Graphical Representation

It is often easier to see how things are organized using a visual model or diagram. However, it is not so simple to capture a high level of complexity in a simple drawing. Figure 2 illustrates the concepts presented in this post regarding classification of extreme fire behavior phenomena.


This is a work in progress and feedback is greatly appreciated!

Ed Hartin, MS, EFO, MIFireE, CFO

Language & Understanding:
Extreme Fire Behavior

Thursday, March 19th, 2009

Language is Important

Language has a substantial influence on what and how we think. “What a man cannot state he does not perfectly know, and conversely the inability to put his thoughts into words sets a boundary to his thought” (Newbolt, Bailey, Baines, Boas, Davies, Enright, et al., 1921, p. 20).


While the authors of this statement were focused on English language education in English schools in the 1920’s, the underlying concept applies equally well today. Language is the foundation of understanding. While this is true in day-to-day life, it is equally (or even more) important when dealing with scientific concepts and phenomena related to firefighting.

While construction and fuel loading vary to some extent, fire services around the world are challenged by similar fire problems in the built environment. Each of us faces the same processes of compartment fire development and extreme fire behavior phenomena such as flashover, backdraft, and smoke explosion. However, our understanding and communication about these important processes and phenomena are limited by lack of a common language. In many cases terms have more than one definition. In addition, definitions are often unclear and imprecise.

Shared Concepts

In philosophy, ontology is the study of the nature of reality, categories of being, and their relations; what entities can exist and how they can be grouped, related within a hierarchy, and divided based on their similarities and differences. Ontology is a system of concepts that provides a shared vocabulary that can be used to describe and think about a particular domain.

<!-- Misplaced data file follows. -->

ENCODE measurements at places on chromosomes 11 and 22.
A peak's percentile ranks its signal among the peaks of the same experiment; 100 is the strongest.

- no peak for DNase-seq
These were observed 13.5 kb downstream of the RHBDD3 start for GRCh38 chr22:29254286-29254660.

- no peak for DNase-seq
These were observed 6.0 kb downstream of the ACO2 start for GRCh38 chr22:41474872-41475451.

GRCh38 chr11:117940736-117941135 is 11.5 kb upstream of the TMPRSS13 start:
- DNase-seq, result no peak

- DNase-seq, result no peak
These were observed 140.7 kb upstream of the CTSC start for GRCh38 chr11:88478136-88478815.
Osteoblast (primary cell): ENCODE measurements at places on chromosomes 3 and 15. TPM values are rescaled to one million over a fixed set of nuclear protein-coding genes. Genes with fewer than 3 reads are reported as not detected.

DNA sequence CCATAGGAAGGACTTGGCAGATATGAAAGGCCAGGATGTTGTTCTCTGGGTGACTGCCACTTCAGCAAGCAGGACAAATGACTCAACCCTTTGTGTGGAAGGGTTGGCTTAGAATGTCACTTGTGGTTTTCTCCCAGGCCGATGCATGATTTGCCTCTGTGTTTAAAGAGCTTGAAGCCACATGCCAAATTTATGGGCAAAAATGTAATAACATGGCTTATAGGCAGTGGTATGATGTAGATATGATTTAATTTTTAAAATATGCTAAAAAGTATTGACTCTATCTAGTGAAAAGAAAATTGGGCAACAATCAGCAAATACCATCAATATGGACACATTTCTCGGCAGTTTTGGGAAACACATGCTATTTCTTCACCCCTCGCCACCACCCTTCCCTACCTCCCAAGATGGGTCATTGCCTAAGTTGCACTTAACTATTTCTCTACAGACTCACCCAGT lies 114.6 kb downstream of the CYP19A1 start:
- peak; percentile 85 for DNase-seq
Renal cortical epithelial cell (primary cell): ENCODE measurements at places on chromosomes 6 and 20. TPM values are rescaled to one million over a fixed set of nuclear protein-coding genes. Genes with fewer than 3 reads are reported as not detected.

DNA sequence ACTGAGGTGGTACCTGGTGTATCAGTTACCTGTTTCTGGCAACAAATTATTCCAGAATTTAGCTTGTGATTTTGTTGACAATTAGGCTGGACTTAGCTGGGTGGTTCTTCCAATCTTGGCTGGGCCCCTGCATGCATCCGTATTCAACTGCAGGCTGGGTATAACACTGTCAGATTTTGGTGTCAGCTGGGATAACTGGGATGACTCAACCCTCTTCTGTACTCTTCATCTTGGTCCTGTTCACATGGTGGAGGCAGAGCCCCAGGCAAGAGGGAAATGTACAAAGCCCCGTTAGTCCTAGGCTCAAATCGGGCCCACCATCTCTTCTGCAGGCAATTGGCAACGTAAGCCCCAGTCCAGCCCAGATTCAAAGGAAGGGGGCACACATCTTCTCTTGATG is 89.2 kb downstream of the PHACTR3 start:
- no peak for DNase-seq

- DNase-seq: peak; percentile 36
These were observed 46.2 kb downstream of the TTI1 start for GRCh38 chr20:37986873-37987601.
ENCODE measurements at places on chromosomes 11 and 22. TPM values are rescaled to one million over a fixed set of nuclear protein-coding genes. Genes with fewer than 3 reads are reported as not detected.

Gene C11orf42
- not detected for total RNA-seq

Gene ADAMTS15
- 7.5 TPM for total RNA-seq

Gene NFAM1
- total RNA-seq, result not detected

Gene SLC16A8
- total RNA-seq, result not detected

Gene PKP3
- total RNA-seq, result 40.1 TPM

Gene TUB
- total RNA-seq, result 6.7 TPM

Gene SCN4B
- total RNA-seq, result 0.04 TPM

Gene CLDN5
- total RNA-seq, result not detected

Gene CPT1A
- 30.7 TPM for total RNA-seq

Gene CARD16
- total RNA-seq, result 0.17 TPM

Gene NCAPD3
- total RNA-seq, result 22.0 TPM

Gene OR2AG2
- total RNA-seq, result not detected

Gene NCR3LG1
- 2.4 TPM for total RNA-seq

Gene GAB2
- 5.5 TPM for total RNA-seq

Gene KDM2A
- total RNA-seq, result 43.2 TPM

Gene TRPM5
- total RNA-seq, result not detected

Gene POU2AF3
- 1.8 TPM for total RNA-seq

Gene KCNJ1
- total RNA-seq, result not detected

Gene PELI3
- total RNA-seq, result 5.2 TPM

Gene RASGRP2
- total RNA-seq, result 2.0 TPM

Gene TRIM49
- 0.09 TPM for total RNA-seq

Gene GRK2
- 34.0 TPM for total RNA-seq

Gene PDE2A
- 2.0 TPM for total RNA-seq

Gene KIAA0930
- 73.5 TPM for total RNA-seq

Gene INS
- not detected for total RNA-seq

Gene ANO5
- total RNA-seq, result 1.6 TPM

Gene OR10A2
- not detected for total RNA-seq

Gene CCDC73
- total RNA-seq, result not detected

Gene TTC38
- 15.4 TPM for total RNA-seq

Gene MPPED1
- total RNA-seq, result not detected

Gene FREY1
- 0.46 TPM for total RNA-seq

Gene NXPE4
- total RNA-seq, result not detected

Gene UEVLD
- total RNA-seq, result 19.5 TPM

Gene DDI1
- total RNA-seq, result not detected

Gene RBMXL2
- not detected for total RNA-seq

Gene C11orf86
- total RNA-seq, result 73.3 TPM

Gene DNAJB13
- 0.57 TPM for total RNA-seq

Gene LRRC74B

We do not really have an ontology that encompasses fire behavior phenomena such as flashover, backdraft, smoke explosion, and the like. As Dr. Stefan Svennson so astutely observes, it is complicated and there may not always be a clearly defined differences between phenomena. However, going back to the opening paragraph of this post, I contend that a shared language is necessary for us to understand and mitigate the hazards we face as a result of rapid fire progress. Hopefully this post will engage you in this ongoing effort.

Extreme Fire Behavior

Terms such as flashover, backdraft, and smoke explosion are often used to describe phenomena involving rapid fire progression in compartment fires. Currently accepted definitions provide a starting point for developing improved clarity. As a starting point, I have examined definitions of extreme fire behavior phenomena from the following sources:

  1. International Standards Organization (ISO)
  2. National consensus standards organizations (e.g., National Fire Protection Association, Fire Protection Association)
  3. International or national professional associations (e.g., Institution of Fire Engineers, Society of Fire Protection Engineers)
  4. Recognized texts

Consider the similarities and differences in the following definitions and give some thought to the questions that follow.

Flashover: 1) Stage of fire transition to a state of total surface involvement in a fire of combustible materials within an enclosure’ (ISO 13943, 2008, 4.156). 2) A transitional phase in the development of a compartment fire in which surfaces exposed to thermal radiation reach ignition temperature more or less simultaneously and fire spreads rapidly throughout the space resulting in full room involvement or total involvement of the compartment or enclosed area (NFPA 921-2007).